As an 18-year -old student Chloe Chapdelaine was living in a trailer outside Foremost Alberta and driving past a moose crossing every morning on her way to work.
Something wasn’t right. She started asking around.
“Is it just me or is something not right about that moose?” she says. “It was a little bit floppy.”
The heavily styled moose crossing sign has been the standard across the country for years. Among its anatomical faults, it has a long tail – which actual moose do not. They have a nub shorter than the average Canadian adult’s thumb.
So Chapdelaine sat down with a sharpie and drew up a new and more literal depiction of an adult bull moose. Gone was the long and prominent brow tine (rare in the wild), and in was a more muscular, svelte cervid, more befitting of the iconic Canadian animal.
Then she wrote a paper pointing out in detail where the old depiction of the moose had too much elk and elephant seal in its physique, and why her version ought to rule the roadsides of the Great White North.
“I mailed them out to as many different departments of transportation and government as I could – I didn’t really even know where to send these letters, and I was kind of just waiting for a response,” says Chapdelaine.
She eventually stopped waiting. And then largely forgot about the whole thing, she says.
Then one recent day a letter arrived from the Transportation Association of Canada. They first saw the work when it was forwarded by Alberta Transportation.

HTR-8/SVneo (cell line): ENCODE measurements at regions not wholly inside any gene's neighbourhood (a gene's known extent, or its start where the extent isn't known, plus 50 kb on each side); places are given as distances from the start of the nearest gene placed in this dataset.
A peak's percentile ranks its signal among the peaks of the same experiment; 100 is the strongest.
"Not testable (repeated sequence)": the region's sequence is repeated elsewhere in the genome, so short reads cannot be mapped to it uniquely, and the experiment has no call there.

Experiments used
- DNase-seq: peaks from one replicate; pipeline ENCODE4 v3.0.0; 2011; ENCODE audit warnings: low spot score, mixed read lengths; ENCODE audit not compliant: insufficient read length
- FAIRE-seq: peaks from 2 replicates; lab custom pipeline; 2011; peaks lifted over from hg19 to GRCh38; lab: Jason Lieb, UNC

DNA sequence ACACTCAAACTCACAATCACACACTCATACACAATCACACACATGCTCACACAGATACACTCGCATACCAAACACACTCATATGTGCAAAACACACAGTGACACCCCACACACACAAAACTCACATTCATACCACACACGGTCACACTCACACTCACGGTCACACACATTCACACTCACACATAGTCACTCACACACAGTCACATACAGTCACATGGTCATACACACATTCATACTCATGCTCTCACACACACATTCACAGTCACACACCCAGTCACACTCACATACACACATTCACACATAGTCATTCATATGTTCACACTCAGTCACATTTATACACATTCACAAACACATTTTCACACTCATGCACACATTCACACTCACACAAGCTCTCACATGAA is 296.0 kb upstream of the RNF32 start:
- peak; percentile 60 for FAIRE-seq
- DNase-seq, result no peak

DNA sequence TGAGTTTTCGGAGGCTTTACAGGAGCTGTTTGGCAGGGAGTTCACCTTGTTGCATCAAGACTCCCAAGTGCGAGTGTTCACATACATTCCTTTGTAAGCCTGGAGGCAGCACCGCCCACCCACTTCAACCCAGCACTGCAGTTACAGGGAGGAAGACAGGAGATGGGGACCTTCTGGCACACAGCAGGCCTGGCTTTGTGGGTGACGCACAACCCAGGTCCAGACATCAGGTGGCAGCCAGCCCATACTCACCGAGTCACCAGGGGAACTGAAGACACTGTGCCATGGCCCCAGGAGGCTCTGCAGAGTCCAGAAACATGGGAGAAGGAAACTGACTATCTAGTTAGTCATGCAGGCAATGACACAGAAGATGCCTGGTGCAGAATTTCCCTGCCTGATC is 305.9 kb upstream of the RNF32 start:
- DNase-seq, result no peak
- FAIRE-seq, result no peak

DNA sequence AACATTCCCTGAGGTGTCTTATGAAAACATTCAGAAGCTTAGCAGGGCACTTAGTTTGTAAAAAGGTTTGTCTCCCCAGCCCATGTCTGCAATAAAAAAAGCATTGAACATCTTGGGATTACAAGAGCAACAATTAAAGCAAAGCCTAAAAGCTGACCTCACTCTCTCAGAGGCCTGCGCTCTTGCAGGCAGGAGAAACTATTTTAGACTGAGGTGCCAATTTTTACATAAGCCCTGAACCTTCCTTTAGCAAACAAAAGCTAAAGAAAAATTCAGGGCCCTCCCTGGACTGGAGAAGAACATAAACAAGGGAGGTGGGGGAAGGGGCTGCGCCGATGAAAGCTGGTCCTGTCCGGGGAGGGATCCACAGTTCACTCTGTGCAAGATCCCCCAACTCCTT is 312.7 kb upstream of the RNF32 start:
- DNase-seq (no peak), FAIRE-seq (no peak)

“Basically they said, ‘You know what? We’ve received your letter that you sent four years ago and we’d like to move forward with your moose crossing sign,” Chapdelaine – now 22 – says.
The new signs are already being rolled out from coast to coast to coast – replacing its misshapen predecessor as needed.
You might expect having your design work growing toward ubiquity along the nations’ highways would come with a nice paycheque.
Turns out it does not.
“Yeah, so. . .” Chapdelaine says with a smile. “It kind of came down to either they would move forward with my design that I would give them for free or they would stick with the old one.”
Chloe Chapdelaine, Dec. 7, 2021
She could not do that to the moose.
But she holds out some hope for one small token of appreciation.
“If I had one of the signs I just think that would be the ultimate thing to get out of this, I think it would be really cool.”
The recent Mt Royal University grad has created a t-shirt that riffs on her soon-to-be famous design, with profits going to Alberta Birds of Prey Foundation.
You can find them through her Instagram bio link @chloe.chapdelaine